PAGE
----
Tuesday, March 6, 2012


     It takes special character to evince toughness in 
the face of the winds of adversity.
 Photo by Daniel Ochoa E Olza/AP
   Juan Jose Padilla is tough.  You may disapprove of his sport
 Photo by Elena Munoz/AP
and you may even think of him as a fool, but you can not deny his courage.  The picture above was taken in October as he was being gored by the bull he was fighting.  He was severely injured and disfigured.  That he even survived surprised many.
 Photo by Daniel Ochoa Ed Olza/AP
     This is the 38 year old Spanish bull fighter back at work this week. Five months after narrowly escaping death, Padilla returned to the ring.
 Photo by Daniel Ochoa De Olza/AP
Photo by Daniel Ochoa De Olza/AP
     He did it he said because of the "...need to win, to triumph, to be a better man."
     Too bad Ernest Hemingway wasn't around to see a 
genuine article. 
      Juan Jose Padilla's comeback offers a perfect 
transition to one of my favorite Presidential Quotes.

Teddy Roosevelt
April 23, 1910 at the Sorbonne, Paris.
It is not the critic who counts; not the man who points out how the strong man stumbles, or where the doer of deeds could have done them better. The credit belongs to the man who is actually in the arena, whose face is marred by dust and sweat and blood; who strives valiantly; who errs, who comes short again and again, because there is no effort without error and shortcoming; but who does actually strive to do the deeds; who knows great enthusiasms, the great devotions; who spends himself in a worthy cause; who at the best knows in the end the triumph of high achievement, and who at the worst, if he fails, at least fails while daring greatly, so that his place shall never be with those cold and timid souls who neither know victory nor defeat.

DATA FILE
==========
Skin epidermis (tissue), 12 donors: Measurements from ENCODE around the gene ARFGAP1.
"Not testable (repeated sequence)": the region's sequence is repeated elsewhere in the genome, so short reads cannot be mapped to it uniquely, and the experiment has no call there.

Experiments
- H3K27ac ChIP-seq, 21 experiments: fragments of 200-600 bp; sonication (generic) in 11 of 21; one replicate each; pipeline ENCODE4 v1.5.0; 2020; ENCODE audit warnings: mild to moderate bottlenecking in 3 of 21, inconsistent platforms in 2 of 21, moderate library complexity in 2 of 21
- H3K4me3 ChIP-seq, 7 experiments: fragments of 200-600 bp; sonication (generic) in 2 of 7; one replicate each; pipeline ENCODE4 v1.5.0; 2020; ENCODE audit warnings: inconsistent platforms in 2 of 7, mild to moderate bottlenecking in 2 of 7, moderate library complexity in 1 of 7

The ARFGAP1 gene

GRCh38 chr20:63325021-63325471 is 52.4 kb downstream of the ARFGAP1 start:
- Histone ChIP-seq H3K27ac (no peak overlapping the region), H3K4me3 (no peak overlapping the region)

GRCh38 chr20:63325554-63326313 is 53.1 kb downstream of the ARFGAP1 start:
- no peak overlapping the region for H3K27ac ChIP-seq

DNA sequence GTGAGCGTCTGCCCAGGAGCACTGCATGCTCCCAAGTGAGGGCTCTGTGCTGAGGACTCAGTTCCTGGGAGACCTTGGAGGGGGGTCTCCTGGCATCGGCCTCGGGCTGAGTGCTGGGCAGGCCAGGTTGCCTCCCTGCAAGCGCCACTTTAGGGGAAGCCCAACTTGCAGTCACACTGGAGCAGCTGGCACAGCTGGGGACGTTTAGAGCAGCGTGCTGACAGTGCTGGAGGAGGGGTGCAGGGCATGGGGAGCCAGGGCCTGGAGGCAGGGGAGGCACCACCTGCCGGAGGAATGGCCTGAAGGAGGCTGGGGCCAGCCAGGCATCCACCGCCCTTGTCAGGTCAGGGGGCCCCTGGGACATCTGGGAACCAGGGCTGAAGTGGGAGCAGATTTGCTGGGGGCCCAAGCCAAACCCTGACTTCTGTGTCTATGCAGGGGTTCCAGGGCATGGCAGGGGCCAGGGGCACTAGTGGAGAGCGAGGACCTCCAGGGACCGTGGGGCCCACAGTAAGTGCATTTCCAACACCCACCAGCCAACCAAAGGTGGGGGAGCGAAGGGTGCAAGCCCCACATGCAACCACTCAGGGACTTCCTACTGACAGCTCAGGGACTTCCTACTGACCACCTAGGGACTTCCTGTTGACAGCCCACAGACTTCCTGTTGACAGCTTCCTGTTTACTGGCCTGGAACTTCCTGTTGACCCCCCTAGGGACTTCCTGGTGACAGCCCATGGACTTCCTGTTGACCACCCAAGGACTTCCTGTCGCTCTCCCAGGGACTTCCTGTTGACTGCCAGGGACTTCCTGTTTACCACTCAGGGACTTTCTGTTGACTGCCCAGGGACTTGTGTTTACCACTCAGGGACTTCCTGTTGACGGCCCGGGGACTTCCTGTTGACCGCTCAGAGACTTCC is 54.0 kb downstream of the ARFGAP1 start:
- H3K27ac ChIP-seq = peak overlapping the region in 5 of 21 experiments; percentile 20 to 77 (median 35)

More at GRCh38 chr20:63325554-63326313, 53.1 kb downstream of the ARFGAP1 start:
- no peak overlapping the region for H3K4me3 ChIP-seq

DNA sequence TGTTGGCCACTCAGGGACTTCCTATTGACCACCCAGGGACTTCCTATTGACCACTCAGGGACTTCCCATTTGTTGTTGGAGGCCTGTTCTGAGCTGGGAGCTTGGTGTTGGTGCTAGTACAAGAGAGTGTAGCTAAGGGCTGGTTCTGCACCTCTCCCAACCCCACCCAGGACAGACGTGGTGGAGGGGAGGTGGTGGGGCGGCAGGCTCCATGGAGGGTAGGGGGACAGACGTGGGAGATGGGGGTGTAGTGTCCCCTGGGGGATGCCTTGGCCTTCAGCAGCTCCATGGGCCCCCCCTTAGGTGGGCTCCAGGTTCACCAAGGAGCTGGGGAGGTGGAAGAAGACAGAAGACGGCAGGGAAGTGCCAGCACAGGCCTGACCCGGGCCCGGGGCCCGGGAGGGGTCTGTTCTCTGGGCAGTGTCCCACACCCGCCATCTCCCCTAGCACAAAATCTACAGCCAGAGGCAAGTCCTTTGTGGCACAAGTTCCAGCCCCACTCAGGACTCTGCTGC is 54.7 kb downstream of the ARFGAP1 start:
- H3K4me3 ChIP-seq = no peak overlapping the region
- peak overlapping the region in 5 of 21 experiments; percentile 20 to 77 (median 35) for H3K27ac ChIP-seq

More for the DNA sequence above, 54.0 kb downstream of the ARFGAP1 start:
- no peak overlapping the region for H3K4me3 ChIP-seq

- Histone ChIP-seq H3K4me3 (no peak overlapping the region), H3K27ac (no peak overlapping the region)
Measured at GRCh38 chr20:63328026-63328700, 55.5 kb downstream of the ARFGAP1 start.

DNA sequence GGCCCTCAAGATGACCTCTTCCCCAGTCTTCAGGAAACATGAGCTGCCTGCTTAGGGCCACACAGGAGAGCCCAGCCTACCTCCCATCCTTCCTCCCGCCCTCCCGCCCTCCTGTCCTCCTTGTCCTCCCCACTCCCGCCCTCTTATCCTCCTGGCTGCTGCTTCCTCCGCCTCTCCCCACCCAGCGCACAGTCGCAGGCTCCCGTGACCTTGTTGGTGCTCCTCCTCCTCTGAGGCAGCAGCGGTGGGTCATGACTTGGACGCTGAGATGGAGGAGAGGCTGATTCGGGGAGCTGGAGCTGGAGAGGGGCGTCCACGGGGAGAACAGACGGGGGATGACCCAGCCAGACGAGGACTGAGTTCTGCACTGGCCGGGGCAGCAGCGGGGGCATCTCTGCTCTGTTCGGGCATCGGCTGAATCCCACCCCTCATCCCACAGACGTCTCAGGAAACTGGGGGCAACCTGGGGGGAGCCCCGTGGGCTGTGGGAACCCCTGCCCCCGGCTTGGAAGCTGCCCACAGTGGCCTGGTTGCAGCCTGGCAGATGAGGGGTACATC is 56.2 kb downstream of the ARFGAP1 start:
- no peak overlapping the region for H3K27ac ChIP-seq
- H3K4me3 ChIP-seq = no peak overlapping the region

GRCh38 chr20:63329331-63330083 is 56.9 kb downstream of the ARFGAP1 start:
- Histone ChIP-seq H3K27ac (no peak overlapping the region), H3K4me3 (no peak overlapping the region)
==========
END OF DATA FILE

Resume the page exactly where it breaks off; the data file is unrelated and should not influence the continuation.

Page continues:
Hat's Off to another tough guy
     I've posted previously about Bob Foster, my friend and former colleague, who is in the midst of a bone marrow transplant in his recovery from leukemia.  Bob is not only tough, he demonstrates great humor and wit in the midst of battle.  Here's one of his daily postings, from just a couple of days ago.

Healthcare is like an artichoke (Sorry about the vegetable choice for the metaphor. I don’t like onions.) The longer you are treated for a condition, the more you finally learn the “why”.
I am gobbling down 3,200 mg of magnesium per day. Yet, I remain magnesium deficient. At this moment, I am receiving another 2,000 mg by IV. (That’s 5,200 mg for those of you listening in Loma Linda.)  
An anti-rejection drug (Don’t you wish a drug could have prevented rejection when you were dating in high school?)prevents some magnesium absorption. Got it. But that much? No.
This afternoon I learned engrafting cells consume mega amounts of magnesium and potassium to make new blood cells. Holy catfish! Those little buggers are ravenous. They must be grinding out new cells at warp speed. (“Make it so, Number One.” –Jean Luc Picard)  And God is Number One. 
Thank you, Jesus. Rev up that IV pump. Hand me the bloomin' pills. Engraft on, Lord.

I am crying with gratitude. Folks, your prayers are being answered. Was there ever any doubt?  
Here's a toast to all who battle on with courage and 
conviction, be the foe disease, a bull, a bully, an ideologue, a racist, sexist, ageist, corruption, poverty, or ignorance.

See you down the trail.

1 comment:

  1. I was once in Madrid on the Feast of San Isidro Day and they celebrate the event with several bullfights. I wanted to be open minded about it as I watched two bullfights, but the spectacle was gory and hard to watch, and the picadors weaken the bulls horribly before the matador even climbs into the ring so it's an unfair competition. I failed to see the noble confrontation between man and beast that Hemingway exulted. The Portuguese way is better--don't kill the bull.